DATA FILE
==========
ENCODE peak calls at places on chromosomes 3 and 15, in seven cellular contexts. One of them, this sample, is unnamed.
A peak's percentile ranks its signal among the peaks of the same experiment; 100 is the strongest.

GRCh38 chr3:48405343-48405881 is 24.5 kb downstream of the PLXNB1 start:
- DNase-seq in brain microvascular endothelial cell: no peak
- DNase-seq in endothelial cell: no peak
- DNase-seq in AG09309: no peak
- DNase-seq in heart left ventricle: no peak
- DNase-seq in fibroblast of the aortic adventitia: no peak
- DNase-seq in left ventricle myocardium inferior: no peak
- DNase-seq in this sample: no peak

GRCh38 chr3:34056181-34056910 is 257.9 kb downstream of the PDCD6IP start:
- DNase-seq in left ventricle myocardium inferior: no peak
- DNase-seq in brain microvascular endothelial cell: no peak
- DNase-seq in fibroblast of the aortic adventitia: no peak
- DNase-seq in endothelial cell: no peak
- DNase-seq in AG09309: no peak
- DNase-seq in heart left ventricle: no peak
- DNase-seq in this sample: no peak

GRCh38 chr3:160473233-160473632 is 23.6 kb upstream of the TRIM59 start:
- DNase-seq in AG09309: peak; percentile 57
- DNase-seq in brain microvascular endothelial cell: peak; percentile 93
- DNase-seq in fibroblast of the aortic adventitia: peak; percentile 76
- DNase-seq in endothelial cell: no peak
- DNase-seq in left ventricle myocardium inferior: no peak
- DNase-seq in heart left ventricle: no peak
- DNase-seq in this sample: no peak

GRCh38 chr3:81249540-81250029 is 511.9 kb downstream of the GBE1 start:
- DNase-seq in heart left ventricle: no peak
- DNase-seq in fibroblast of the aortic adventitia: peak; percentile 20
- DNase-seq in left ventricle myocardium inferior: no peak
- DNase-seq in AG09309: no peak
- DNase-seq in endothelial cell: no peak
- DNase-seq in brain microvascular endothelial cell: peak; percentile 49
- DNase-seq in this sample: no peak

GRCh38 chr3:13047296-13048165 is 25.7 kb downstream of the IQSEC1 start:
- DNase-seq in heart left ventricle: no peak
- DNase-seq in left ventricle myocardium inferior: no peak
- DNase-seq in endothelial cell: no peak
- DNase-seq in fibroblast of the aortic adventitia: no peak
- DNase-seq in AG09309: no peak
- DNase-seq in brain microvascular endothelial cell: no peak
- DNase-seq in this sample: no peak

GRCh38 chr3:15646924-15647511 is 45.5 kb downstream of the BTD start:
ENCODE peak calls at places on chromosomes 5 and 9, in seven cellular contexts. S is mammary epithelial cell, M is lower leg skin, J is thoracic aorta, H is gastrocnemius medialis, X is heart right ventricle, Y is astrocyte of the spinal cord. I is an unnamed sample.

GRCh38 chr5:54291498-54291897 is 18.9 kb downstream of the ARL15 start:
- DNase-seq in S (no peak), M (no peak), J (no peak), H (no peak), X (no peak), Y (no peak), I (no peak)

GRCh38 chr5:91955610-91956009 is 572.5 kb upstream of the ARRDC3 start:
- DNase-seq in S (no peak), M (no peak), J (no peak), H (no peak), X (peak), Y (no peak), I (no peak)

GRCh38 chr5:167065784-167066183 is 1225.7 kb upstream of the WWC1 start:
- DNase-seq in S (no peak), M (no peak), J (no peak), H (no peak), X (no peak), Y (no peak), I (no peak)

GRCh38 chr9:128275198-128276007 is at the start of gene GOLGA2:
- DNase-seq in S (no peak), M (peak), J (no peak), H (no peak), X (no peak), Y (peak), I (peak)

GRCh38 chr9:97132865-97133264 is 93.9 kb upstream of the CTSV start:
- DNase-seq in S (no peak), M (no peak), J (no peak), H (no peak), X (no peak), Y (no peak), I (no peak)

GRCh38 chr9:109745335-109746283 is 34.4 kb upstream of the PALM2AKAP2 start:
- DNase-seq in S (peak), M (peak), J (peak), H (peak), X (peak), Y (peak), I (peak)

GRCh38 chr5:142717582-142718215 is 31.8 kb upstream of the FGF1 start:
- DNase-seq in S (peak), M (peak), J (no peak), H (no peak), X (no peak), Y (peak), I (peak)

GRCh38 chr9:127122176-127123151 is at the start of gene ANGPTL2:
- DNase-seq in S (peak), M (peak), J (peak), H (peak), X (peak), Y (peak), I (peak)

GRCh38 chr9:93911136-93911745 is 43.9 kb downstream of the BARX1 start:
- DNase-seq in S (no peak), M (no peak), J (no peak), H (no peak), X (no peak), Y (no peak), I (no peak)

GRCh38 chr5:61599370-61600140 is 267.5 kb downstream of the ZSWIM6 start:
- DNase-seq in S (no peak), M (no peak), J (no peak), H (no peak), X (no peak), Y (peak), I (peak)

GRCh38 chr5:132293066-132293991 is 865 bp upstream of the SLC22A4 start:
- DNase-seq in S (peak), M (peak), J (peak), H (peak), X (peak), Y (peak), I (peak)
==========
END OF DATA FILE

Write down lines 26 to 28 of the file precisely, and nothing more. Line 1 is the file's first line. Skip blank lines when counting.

- DNase-seq in this sample: no peak

GRCh38 chr3:81249540-81250029 is 511.9 kb downstream of the GBE1 start:
- DNase-seq in heart left ventricle: no peak